© 2023 Hawaiʻi Public Radio
Play Live Radio
Next Up:
0:00 0:00
Available On Air Stations

Nuclear Attack Warning Siren Previewed

Wayne Yoshioka

North Korea launched another intercontinental ballistic missile over Japan today.  At the same time, Hawai’i’s Governor provided a preview of the state’s warning siren in the event of a nuclear attack. HPR’s Wayne Yoshioka reports.

Hawai’i Emergency Management Agency administrator, Vern Miyagi, says the attack warning siren is being resurrected to warn residents and visitors of an impending nuclear attack in 12-to 13 minutes.  He says an attack is highly unlikely but the public must be given the maximum amount of time to prepare.   

“At this point in time, I would ask our technical guys to sound the demonstration of the attack warning siren.”

Miyagi says the siren is the old World War Two air raid siren.  It will be incorporated in the monthly state-wide siren test on the first working day of every month at 11:45 a.m. That’s Friday, December 1.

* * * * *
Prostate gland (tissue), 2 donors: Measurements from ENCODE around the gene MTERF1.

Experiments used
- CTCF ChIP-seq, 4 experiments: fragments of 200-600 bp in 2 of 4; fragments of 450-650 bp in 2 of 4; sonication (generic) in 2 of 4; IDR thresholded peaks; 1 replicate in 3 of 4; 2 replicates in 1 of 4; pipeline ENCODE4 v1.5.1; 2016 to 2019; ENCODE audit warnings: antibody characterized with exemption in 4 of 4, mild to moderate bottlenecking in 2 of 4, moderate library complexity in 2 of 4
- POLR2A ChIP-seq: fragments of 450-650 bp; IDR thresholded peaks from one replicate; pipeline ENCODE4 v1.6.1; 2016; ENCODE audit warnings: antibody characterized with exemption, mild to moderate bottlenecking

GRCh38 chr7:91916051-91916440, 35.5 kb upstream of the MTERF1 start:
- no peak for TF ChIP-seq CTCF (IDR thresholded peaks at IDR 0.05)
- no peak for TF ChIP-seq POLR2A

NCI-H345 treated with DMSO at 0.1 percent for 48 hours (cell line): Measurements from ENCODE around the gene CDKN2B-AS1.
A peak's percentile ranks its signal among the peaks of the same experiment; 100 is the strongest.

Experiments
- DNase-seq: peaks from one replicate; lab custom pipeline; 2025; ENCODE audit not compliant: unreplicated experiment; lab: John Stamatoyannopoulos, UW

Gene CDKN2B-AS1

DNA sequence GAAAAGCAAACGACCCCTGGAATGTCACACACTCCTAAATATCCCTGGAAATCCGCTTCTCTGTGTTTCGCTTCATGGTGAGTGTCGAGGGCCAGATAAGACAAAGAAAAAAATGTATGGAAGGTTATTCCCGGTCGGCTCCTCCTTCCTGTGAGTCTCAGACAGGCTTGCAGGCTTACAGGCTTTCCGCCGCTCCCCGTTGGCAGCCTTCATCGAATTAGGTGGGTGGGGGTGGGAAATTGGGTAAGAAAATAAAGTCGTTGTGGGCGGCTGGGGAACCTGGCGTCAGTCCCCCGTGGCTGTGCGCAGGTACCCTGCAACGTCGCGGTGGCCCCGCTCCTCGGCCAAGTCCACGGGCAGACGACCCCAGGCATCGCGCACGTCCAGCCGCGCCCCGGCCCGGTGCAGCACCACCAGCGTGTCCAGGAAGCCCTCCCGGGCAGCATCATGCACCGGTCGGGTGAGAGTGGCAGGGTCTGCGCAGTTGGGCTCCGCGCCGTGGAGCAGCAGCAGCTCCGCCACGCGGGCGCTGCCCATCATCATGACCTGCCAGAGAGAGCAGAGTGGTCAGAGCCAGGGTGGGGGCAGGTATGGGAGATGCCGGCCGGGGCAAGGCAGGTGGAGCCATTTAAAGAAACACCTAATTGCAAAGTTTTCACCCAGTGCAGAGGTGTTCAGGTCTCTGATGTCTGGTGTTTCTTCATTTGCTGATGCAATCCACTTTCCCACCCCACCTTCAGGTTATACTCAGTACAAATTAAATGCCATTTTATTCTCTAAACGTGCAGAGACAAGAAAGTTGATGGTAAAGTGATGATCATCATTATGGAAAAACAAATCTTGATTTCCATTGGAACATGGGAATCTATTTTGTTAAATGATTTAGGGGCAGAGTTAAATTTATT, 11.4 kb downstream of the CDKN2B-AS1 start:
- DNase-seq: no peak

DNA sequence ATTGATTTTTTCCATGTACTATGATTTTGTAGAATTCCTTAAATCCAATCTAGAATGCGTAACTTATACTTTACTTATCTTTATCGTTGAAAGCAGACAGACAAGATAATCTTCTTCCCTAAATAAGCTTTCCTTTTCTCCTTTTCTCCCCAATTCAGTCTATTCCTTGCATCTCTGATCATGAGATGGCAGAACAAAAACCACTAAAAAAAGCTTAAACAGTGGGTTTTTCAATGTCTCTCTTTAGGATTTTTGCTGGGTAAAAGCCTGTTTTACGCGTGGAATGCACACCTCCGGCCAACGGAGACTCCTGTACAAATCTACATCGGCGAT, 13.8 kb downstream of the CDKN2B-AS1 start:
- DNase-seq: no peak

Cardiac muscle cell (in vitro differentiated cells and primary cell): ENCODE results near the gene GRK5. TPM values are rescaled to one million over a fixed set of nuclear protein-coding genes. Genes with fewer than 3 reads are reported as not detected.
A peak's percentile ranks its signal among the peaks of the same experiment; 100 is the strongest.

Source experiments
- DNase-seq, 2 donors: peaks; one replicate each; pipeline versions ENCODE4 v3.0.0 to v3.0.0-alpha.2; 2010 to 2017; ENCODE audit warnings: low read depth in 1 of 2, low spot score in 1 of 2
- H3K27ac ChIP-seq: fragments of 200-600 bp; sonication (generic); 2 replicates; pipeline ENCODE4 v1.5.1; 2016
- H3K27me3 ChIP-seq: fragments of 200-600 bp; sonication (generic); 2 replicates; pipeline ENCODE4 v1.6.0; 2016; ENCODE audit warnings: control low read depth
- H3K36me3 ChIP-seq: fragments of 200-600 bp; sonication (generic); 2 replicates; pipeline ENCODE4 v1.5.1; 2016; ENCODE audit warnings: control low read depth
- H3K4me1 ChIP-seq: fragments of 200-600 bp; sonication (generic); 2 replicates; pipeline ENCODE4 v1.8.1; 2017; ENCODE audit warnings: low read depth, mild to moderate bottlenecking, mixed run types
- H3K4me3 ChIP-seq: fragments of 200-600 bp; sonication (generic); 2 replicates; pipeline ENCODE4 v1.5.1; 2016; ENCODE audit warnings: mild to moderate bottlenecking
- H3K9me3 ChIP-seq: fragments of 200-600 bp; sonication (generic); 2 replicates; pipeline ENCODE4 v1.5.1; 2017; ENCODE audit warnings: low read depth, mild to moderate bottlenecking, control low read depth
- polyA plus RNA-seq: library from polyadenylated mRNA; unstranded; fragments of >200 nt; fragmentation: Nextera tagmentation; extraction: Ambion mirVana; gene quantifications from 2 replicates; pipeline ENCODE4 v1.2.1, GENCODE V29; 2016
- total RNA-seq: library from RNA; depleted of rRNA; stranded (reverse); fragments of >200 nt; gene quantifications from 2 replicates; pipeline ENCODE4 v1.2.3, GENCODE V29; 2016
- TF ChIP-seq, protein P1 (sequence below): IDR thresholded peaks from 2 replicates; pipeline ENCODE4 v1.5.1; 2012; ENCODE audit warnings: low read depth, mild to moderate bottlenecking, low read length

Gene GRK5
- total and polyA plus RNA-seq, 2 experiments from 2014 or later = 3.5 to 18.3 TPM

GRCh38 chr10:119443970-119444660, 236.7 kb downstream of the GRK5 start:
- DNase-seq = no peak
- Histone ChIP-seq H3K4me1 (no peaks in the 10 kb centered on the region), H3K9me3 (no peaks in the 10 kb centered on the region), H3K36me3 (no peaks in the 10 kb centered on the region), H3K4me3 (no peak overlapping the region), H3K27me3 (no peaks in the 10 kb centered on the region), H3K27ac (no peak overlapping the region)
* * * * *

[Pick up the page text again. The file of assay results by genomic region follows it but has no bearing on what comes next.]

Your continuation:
“Normally, we have the steady-tone siren, which is the attention alert siren that will go on for about 50 seconds.  There’ll be a break for about 15 seconds and there’d be this attack warning tone will go on.  That is what’s going to happen on Friday.  For those of you who live in Kalaeloa, Barber’s Point area, the City and County of Honolulu has a separate tone for HAZMAT.  But that will be separate and unique to that jurisdiction in the City and County of Honolulu.”

Miyagi says there will be no evacuation drill.  Upon hearing the attack warning, everyone is to get inside, stay inside and stay tuned to television, radio or hand-held mobile devices.  Governor David Ige stressed the point that this is a test of the alert coordination and siren alert system.

“We believe that it is imperative that we be prepared for every disaster and in today’s world that includes a nuclear attack.”

For HPR News, I’m Wayne Yoshioka. 

Wayne Yoshioka
Wayne Yoshioka is an award-winning journalist who has worked in television, print and radio in Hawaiʻi. He also has been on both sides of politics as a state departmental appointee and political/government reporter. He covered Hurricane Iwa (1982) as a TV reporter; was the State Department of Defense/Civil Defense spokesperson for Hurricane Iniki (1992); and, commanded a public affairs detachment in Afghanistan (2006). He has a master's degree in Communication from the University of Hawaiʻi at Mānoa and is a decorated combat veteran (Legion of Merit, Bronze Star and 22 other commendation/service medals). He resides in Honolulu.
Related Stories